I pointed him to the Washington Post column above, reminding him that “the left thinks it’s the right who ‘lied, cheated, bullied, bludgeoned, rioted,’ etc. and they’re no more ready to kiss and make up that you are. So what now?”

While pondering our festering estrangement – ‘cause I’m not feeling that much-hyped unity, yet, are y’all? – I found a fortuitous delivery in my email inbox: another article from journalist Matt Taibbi, who left Rolling Stone several months ago to write independently for subscribers. Taibbi’s ongoing critique of our corporate news media has convinced me of their significant complicity in our national nightmare of division.

In his book Hate, Inc, published in late 2019, Taibbi describes a 21stcentury media industry that has mastered the art of monetizing anger, paranoia, and distrust, offering up “news” that is really more like entertainment for its respective polarized audiences. The essay in my inbox was a new chapter – for the paperback edition of Hate, Inc– that traces the apotheosis of this phenomenon during the Trump era, describing something Taibbi calls “Ponzi journalism.” It’s a technique by which networks keep ratings high by moving from one mania to another, using each new bombshell story to push the last one down the memory hole, especially if it’s factually incorrect. Which is all too often the case.

Speaking of the past few years, Taibbi writes, “Audiences devoured bombshells even when aware on a subconscious level that they might not hold up to scrutiny. If a story turned out to be incorrect, that was okay. News was now more about underlying narratives audiences felt were true and important. For conservatives, Trump was saving America from a conspiracy of elites. For liberal audiences, Trump was trying to assume dictatorial power, and the defenders of democracy were trying to stop him.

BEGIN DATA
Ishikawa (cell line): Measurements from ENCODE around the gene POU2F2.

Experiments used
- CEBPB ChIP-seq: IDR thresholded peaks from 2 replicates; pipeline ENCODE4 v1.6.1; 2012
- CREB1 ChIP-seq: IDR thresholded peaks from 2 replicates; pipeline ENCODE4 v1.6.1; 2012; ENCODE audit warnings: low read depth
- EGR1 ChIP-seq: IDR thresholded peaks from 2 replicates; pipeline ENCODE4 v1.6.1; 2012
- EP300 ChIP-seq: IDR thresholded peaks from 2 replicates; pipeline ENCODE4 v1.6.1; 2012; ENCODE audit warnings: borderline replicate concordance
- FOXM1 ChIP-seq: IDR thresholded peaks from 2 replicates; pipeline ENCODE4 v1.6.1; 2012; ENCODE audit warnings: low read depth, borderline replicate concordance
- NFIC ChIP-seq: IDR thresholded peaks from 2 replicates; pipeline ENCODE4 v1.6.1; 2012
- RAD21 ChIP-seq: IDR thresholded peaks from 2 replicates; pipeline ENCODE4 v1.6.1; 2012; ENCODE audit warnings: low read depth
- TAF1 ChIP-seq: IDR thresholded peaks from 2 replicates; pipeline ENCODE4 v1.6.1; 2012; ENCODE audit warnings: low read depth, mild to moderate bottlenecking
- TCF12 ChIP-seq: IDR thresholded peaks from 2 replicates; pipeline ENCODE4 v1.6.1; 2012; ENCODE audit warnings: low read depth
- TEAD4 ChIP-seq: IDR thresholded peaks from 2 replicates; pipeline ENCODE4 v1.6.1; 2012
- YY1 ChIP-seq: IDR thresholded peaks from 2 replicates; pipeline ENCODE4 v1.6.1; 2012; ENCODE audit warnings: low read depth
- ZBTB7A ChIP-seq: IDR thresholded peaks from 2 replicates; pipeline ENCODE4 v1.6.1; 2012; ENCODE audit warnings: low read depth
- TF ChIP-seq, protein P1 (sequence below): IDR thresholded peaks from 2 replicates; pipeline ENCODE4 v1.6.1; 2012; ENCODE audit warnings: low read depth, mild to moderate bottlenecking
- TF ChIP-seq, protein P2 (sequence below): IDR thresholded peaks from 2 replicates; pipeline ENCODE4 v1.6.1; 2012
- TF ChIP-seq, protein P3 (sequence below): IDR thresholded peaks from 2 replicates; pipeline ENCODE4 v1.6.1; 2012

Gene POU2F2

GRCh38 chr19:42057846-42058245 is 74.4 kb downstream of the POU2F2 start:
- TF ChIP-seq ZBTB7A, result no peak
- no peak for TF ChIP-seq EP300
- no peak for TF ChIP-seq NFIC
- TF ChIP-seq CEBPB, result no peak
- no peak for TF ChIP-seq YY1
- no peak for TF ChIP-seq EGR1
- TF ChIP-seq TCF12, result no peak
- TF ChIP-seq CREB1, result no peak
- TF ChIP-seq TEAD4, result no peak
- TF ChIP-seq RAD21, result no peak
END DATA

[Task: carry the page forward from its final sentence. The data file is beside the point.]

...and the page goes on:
“A symbiosis developed. Where audiences once punished media companies for mistakes, now they rewarded them for serving up the pure heroin of shaky, first-draft-like blockbusters. They wanted to be in the trenches of information discovery. Audiences were choosing powerful highs over lasting ones.”

And that’s where we media consumers – aka Americans – are now. Taibbi provides example after example of popular narratives that might as well be “gospel truth” with one side or the other, despite having been decisively proven false. We are still – maybe more than ever – choosing powerful highs over lasting ones, and we’re doing so at the expense of truth and a common reality.

Will things get better now that Trump is out of office? I was hopeful a few weeks ago. Now? Not so much.

Consider this recent headline in the New York Times: “You Can Barely Tell It’s the Same Trial in Cable Impeachment Coverage: Descriptions like ‘very powerful’ and ‘really stellar’ on MSNBC and CNN. And ‘asinine’ and ‘irrational’ on Fox News.”

I fear it’s going to take a lot more than a new president and a sentimental Super Bowl commercial to bring Americans back together into some semblance of a shared reality. Incidentally, that Jeep spot has already been pulled after news broke last week that Springsteen got a DUI back in November.

In a country I barely recognize anymore, where news anchors entertain us and pop icons lecture us on morality, it’s strangely heartwarming to know rock stars still occasionally run afoul of the law.

Now that’s the America I know and love.